Adams (2004) carried out a 3-month temperature simulation for the coastal station of Casey in 2001 with the Australian Global Assimilation and Prediction System. He utilized 48-h model runs with a two-step data assimilation process carried out in the beginning of each run. The obtained mean bias for the temperature at Casey on the lowest model level was slightly positive, 0.3°C, whereas the corresponding bias for Casey obtained in this study ranged from −1.4° to −4.4°C depending on the boundary layer parameterization used. According to Pleim (2007b) the positive temperature bias often related to the ACM scheme, especially in stable conditions, may be caused by too large a minimum value for eddy diffusivity. This applies to other PBL schemes as well: Steenveld et al. (2006) found that the MM5 model overpredicted temperature using the MYJ scheme during very stable nights. In the case of our domains, it could be too low a value for eddy diffusivity, which reduces the amount of turbulence too much and is, at least partly, responsible for the cold bias in the 2-m temperature. The results obtained in experiment 6 point in this direction: increasing the minimum value for eddy diffusivity by 1 order of magnitude had an improving effect of 0.8°C on the average 2-m temperature bias. It is apparent that in order to avoid the overestimated surface cooling rates caused by the turbulent fluxes approaching zero, such minimum values for turbulent diffusion are needed (Vihma et al. 2005; Savijärvi 2009), but it is difficult to find minimum values suitable for all conditions. This is partly a result of the variable contribution of the unresolved flow features.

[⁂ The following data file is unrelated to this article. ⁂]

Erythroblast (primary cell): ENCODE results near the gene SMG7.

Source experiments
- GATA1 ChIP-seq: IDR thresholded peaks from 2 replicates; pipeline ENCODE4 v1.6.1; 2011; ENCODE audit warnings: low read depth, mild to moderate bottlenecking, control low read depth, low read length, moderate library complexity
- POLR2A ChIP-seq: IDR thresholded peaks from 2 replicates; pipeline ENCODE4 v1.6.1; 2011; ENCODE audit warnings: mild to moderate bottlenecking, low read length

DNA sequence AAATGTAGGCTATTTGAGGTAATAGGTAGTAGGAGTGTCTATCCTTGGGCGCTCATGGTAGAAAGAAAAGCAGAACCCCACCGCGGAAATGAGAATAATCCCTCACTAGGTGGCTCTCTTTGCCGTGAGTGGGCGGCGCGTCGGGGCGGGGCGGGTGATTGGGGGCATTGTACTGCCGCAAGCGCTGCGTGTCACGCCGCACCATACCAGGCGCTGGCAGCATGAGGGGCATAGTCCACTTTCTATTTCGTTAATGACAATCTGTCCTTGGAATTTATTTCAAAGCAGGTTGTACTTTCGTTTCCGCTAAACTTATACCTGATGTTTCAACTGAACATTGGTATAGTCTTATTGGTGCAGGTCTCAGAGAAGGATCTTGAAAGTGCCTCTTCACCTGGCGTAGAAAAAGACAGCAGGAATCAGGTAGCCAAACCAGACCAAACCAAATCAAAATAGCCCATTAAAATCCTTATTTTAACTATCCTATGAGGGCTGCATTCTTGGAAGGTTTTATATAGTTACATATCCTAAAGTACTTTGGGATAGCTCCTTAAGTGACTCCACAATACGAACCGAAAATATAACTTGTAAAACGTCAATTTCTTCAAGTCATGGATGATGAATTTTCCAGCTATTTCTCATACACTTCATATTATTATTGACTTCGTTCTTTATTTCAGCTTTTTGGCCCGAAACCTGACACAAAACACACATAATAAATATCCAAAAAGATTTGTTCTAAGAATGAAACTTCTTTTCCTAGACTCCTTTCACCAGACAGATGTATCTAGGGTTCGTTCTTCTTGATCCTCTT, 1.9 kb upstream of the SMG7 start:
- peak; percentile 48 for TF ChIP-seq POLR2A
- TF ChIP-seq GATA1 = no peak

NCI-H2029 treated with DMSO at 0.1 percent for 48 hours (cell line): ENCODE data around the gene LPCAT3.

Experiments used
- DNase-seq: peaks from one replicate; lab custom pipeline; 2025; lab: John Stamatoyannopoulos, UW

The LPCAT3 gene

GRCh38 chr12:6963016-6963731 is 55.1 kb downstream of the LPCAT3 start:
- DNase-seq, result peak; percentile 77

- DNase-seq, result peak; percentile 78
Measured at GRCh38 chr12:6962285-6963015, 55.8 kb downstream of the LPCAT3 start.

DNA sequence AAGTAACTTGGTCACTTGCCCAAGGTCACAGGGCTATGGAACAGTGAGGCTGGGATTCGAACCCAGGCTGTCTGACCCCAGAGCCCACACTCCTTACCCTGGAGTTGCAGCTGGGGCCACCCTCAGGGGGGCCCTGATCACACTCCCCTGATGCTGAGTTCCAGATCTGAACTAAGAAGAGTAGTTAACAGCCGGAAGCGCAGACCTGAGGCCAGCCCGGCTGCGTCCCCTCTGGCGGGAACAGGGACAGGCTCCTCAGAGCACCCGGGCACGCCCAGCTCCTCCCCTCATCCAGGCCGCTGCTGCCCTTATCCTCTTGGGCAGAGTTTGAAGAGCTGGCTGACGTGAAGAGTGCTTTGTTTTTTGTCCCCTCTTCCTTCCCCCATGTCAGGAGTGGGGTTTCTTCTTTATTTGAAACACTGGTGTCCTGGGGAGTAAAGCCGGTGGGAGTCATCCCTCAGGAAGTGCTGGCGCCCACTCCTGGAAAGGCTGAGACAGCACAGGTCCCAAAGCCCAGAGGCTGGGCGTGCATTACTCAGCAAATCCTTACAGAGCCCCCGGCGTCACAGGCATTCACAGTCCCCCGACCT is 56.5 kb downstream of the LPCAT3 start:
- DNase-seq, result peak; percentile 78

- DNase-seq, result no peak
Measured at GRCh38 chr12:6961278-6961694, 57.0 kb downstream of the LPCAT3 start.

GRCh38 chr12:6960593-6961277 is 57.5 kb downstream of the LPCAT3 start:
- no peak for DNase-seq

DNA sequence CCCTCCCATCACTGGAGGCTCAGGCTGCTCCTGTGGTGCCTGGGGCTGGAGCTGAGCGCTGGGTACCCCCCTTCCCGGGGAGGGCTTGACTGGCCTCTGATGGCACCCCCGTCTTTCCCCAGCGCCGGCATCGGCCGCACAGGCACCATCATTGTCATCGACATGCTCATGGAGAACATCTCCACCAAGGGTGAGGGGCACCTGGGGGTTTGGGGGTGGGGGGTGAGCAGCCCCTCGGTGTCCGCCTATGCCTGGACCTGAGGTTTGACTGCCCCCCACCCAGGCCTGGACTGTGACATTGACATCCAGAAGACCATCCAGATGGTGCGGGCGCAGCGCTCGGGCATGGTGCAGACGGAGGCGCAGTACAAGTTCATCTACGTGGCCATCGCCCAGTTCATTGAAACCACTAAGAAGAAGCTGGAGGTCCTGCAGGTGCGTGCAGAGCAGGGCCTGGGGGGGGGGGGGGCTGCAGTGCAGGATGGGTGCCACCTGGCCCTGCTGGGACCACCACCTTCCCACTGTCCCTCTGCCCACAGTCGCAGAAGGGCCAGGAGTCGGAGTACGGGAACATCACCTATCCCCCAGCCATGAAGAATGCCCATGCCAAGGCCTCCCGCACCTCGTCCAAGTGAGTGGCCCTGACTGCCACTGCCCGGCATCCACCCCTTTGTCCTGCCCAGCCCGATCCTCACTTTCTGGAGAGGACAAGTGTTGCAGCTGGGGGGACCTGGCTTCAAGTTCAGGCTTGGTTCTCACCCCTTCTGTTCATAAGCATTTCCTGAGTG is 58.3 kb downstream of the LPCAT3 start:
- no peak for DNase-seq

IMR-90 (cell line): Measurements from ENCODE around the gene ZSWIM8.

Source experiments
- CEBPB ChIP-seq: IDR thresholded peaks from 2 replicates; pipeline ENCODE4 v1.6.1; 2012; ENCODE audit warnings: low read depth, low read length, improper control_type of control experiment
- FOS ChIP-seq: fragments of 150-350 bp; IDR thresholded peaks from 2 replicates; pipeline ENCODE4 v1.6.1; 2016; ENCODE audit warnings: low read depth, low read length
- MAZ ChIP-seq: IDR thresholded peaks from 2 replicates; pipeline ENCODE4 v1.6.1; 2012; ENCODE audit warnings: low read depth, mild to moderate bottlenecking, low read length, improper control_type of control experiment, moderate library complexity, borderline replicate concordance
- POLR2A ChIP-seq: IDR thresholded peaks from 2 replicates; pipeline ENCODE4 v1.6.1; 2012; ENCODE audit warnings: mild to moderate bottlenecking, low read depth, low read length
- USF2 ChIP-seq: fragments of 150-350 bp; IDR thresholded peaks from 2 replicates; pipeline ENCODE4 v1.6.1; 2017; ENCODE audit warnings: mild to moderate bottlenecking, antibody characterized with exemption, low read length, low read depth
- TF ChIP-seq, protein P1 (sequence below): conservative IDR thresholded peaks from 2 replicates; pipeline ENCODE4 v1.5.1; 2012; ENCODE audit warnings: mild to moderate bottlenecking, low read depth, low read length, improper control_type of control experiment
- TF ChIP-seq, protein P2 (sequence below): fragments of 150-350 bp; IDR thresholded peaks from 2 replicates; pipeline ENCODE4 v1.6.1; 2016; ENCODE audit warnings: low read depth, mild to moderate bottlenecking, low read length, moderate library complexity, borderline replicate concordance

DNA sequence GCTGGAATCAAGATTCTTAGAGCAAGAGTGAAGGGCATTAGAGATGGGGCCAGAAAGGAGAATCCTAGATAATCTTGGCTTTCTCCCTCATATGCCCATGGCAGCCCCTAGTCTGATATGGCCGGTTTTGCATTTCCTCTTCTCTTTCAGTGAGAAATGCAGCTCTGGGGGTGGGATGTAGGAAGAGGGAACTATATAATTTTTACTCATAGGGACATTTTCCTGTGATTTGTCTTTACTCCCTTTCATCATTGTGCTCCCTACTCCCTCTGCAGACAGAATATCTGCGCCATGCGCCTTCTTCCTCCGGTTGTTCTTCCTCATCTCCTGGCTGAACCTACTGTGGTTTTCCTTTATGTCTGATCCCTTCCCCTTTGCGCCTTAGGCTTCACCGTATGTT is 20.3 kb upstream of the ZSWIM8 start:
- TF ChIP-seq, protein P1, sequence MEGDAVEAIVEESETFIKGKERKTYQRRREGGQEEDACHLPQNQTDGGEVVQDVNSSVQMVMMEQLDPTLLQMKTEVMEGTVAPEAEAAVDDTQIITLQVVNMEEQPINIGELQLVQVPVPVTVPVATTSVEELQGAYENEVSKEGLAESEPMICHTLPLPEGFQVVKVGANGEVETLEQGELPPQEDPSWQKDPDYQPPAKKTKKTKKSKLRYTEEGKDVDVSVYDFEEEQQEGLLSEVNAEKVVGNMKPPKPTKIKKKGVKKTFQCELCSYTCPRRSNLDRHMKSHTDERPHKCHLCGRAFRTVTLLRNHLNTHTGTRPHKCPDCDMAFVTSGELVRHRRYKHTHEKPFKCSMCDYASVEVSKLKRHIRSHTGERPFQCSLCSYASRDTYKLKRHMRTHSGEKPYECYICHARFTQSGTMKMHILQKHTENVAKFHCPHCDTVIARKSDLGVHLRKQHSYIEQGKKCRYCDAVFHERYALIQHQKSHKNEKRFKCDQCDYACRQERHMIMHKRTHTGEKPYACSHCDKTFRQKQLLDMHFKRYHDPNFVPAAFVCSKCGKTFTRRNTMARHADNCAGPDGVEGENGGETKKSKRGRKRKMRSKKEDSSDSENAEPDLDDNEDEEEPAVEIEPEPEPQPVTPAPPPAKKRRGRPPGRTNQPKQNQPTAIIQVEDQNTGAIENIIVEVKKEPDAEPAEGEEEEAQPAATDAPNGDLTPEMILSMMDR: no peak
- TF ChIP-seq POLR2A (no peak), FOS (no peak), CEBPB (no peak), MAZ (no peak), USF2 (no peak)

At the coldest station Vostok, the Polar WRF yielded a distinct positive temperature bias. According to Otieno et al. (2009), one error source might be a bias in the ERA-40 snow temperatures. Indeed, when comparing the averaged snow temperatures 0–255 cm below the surface measured at the South Pole in July 1992 (Brandt and Warren 1997) to the corresponding values given by ERA-40 for the same period, we detected a warm bias in the ERA-40 values ranging from 4° to 8°C.
The sensitivity test on radiation schemes (experiments 2 and 5) had the same outcome as the study of Borge et al. (2008) for the Iberian Peninsula in southern Europe. The use of the RRTM longwave scheme yielded approximately 1°C better results in 2-m temperature than the CAM scheme, which gave a slightly negative bias in both cases. This suggests that the sensitivity of the model to radiation parameterizations does not alter much with changing stability.